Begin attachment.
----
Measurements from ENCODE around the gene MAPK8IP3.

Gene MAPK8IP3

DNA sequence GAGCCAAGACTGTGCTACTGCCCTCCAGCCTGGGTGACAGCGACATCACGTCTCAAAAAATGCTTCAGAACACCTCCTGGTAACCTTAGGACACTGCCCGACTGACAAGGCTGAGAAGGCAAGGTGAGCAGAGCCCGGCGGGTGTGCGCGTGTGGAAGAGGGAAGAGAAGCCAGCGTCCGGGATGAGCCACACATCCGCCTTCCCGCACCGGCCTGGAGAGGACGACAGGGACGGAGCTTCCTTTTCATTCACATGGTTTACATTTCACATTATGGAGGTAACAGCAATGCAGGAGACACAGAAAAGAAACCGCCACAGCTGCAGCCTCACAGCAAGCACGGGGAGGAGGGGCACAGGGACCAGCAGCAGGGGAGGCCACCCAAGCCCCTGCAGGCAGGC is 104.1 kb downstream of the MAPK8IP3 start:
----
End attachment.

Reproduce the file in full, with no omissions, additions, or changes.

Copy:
Measurements from ENCODE around the gene MAPK8IP3.

Gene MAPK8IP3

DNA sequence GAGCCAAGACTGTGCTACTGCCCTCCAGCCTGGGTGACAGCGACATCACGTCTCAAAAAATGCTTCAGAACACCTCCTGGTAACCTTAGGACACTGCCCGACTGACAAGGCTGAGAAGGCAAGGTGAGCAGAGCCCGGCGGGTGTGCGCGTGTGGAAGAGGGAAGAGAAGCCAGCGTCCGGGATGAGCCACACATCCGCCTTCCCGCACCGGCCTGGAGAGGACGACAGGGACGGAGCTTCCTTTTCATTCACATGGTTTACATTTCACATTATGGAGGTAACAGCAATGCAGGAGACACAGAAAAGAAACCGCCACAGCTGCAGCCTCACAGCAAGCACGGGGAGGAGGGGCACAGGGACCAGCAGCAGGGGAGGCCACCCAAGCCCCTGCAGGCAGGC is 104.1 kb downstream of the MAPK8IP3 start: